Karl Marx, in full Karl Heinrich Marx, (born 5 May 1818, Trier, Rhine Province, Prussia[German]–died 14 March 1883, London, England), revolutionary, sociologist, historian, and economist. Karl Marx was a German philosopher, economist, historian, and journalist, known for his work as a radical political theorist and revolutionary socialist. Communism is a form of government most commonly associated with the ideas of Karl Marx, the German philosopher who set out his ideas for a utopian society in The Communist Manifesto, written in 1848. The socialist ideology that underpins the ideology behind communism is called socialism, Karl Marx’s The Communist Manifesto, written in 1848.
One of the main statements of European socialist and communist ideologies, the Communist Manifesto describes Karl Marx’s concept of history from the point of view of class struggle, starting from medieval feudalism to the capitalist system in the 19th century. In 1848, Karl Marx (1818-1883) and his German-born colleague, Friedrich Engels, published the Communist Manifesto, introducing their concept of socialism as a natural outcome of conflicts inherent to the capitalist system. In late 1847, Marx and German thinker Friedrich Engels began writing what would become their best-known work, the Covenant in Action of the Just. In 1847, a newly founded communist league in London, England, drafted Karl Marx (1818-1883) and his German counterpart, thinker Friedrich Engels, to write the Communist Manifesto, which was published the next year.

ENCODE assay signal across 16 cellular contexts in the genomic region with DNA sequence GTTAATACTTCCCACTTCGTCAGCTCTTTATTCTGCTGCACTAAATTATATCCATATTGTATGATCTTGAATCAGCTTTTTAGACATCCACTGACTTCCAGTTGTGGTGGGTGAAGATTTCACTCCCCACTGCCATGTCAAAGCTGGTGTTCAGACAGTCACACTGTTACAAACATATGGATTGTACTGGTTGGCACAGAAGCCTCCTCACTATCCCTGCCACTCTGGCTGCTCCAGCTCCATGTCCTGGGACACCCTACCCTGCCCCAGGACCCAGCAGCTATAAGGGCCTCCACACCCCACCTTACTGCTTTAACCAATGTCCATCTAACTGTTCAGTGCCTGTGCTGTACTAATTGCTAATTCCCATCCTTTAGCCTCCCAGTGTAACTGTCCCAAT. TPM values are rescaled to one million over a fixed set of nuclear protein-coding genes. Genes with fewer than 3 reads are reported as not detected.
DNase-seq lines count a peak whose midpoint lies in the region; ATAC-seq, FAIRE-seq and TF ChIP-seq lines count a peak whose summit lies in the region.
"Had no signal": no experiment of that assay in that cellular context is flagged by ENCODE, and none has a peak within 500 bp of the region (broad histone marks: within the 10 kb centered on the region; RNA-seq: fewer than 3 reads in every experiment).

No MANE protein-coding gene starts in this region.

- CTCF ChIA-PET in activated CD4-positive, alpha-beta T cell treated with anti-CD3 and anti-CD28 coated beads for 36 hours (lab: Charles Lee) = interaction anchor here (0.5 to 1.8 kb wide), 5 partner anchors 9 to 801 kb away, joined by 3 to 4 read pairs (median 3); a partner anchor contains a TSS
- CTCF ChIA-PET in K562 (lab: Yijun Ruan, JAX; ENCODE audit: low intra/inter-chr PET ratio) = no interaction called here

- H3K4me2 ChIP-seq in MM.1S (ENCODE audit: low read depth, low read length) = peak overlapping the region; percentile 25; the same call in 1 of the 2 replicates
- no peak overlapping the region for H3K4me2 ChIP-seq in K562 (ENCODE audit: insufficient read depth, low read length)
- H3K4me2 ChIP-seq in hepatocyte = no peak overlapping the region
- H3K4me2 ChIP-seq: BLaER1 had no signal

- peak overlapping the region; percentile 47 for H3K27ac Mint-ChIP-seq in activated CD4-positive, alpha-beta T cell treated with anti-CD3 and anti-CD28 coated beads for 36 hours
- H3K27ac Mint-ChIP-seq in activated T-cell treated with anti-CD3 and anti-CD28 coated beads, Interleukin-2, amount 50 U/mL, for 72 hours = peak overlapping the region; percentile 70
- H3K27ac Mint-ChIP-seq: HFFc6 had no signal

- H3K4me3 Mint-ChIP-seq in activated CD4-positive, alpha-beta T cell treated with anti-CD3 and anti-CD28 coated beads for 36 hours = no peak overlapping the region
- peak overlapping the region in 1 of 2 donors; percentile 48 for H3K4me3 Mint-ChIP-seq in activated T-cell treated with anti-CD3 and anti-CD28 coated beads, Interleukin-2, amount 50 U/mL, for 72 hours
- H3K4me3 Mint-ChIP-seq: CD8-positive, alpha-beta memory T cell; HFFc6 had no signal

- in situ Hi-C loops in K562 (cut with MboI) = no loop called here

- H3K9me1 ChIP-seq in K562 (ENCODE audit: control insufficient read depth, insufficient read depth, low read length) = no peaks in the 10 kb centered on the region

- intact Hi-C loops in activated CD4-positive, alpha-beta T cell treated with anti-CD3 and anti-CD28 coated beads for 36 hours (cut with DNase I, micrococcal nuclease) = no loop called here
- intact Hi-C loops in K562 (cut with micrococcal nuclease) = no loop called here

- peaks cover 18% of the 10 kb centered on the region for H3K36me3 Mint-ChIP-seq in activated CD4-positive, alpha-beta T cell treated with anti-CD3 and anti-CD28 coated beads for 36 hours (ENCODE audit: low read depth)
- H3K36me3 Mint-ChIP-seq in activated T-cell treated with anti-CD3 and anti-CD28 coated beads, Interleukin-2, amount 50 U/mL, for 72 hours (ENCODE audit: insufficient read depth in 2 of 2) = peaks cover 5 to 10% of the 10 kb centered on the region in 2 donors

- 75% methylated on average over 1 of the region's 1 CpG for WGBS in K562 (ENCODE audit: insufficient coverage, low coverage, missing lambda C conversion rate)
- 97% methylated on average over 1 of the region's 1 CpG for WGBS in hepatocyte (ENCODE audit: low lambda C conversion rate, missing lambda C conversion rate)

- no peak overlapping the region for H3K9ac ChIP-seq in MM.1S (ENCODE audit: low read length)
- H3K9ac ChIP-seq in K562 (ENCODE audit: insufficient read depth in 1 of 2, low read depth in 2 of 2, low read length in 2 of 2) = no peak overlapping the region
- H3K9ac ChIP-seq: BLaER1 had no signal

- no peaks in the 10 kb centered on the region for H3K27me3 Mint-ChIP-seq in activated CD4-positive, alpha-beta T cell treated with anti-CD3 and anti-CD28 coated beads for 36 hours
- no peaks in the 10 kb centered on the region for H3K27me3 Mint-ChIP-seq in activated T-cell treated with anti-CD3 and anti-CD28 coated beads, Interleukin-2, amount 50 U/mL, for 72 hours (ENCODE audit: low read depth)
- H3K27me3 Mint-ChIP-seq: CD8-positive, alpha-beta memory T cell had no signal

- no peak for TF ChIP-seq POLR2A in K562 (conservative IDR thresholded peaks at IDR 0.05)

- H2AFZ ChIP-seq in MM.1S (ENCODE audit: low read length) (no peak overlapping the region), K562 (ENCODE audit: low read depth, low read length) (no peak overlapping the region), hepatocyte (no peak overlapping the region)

In writing The Communist Manifesto, Karl Marx (1818-1883) and his lifelong friend Friedrich Engels explained how they believed that capitalism was not sustainable, and how a capitalist society, as it existed at the time it was written, would ultimately be replaced with a socialist society. Karl Marx (1818-1883), along with Friedrich Engels, published The Communist Manifesto in 1848; later in life, he wrote The Capital (the first volume was published in Berlin in 1867; the second and third volumes were published posthumously in 1885 and 1894, respectively), discussing a theory of value of work. In 1867, Karl Marx (1818-1883) published the first volume of Das Kapital (Capital), which laid out his view of capitalism and its inescapable tendency towards self-destruction, and took part in a growing international workers’ movement built around his revolutionary theories. Karl Marx went on to become the most prominent proponent of communism in Europe during the 19th century, and became known chiefly for his involvement with the Paris Commune (1871)–a socialist workers revolt against the French government which lasted for two months.
Karl Marx became interested in communism–the theory that the means of production should be owned communally and managed for the general benefit–after beginning his career as a radical journalist in the early 1840s. By the time the German philosopher, published The Communist Manifesto in 1848, worker revolts had broken out in Germany and a number of other European countries. When the proletariat eventually took over economic production, A German philosopher declared that all classes would disappear, and the class struggle would come to an end. Marx believed that production would quickly lead to new class struggles, ending in the violent overthrow of the bourgeoisie by the proletariat.
Two texts that are of importance here are The Communist Manifesto (early 1848), published just prior to the February Revolution by Marx and Engels, and, after Marx’s transfer to London, The Class Struggles in France (1850), which Marx examined the ensuing defeats in 1848 France. Marx also worked, with Engels, on the set of manuscripts that are usually known as The German Ideology (1845-46), a significant part of which attacked the work of Max Stirner (1806-1856).